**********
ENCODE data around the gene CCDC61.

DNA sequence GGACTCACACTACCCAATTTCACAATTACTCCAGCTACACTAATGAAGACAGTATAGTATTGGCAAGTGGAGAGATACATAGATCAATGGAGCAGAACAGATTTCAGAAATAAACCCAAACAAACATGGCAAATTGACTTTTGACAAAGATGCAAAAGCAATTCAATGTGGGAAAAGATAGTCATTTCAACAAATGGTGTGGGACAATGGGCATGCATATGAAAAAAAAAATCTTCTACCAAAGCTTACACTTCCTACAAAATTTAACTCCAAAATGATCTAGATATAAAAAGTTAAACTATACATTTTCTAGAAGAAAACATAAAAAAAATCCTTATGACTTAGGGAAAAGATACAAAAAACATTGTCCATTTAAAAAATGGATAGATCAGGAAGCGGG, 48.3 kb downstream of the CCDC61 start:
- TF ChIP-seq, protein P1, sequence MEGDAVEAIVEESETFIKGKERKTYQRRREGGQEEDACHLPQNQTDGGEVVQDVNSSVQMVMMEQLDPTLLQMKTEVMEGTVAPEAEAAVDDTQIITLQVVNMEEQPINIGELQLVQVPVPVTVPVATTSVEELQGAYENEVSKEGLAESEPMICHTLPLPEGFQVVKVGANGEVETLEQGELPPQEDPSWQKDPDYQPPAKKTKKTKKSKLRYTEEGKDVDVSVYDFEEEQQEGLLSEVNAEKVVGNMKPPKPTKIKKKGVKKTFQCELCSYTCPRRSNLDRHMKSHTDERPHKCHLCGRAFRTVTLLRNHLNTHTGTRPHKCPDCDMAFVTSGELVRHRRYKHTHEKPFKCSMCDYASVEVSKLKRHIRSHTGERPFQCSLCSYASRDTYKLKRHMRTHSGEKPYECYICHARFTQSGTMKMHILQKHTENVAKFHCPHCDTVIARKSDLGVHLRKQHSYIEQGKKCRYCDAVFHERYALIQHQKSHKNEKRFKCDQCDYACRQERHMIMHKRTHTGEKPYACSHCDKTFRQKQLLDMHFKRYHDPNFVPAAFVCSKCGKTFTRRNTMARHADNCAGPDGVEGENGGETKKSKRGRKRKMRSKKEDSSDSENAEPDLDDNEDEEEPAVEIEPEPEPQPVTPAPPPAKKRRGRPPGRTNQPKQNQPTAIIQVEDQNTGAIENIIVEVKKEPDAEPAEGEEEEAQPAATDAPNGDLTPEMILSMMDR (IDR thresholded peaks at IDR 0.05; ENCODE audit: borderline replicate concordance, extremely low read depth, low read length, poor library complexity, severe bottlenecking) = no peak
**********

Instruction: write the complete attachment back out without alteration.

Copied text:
ENCODE data around the gene CCDC61.

DNA sequence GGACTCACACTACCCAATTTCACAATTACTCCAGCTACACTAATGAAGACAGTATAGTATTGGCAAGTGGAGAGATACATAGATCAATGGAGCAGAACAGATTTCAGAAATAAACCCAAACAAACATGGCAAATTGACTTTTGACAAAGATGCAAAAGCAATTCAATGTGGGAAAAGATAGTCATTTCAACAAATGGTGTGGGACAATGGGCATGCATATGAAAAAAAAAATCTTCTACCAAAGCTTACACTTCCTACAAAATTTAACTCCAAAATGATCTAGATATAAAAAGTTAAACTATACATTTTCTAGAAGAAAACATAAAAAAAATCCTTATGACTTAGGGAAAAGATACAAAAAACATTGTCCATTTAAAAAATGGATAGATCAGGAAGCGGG, 48.3 kb downstream of the CCDC61 start:
- TF ChIP-seq, protein P1, sequence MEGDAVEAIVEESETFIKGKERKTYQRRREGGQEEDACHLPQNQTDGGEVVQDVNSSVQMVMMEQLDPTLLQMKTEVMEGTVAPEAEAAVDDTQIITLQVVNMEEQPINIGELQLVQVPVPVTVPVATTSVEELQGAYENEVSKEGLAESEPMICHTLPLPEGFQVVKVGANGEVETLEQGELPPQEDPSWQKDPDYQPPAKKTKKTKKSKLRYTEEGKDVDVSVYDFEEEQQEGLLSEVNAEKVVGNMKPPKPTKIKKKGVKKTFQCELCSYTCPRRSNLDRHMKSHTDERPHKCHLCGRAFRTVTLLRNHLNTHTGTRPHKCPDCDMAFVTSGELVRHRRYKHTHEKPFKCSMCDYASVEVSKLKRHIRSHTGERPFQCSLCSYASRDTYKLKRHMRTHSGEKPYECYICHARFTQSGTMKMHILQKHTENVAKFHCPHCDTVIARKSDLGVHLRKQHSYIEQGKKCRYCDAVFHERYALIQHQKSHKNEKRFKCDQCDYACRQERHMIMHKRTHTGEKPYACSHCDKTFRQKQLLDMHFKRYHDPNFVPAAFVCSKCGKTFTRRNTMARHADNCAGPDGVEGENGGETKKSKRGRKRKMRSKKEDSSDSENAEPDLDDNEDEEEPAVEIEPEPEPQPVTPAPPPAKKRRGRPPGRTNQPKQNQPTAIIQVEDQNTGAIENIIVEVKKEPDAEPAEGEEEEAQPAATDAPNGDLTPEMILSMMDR (IDR thresholded peaks at IDR 0.05; ENCODE audit: borderline replicate concordance, extremely low read depth, low read length, poor library complexity, severe bottlenecking) = no peak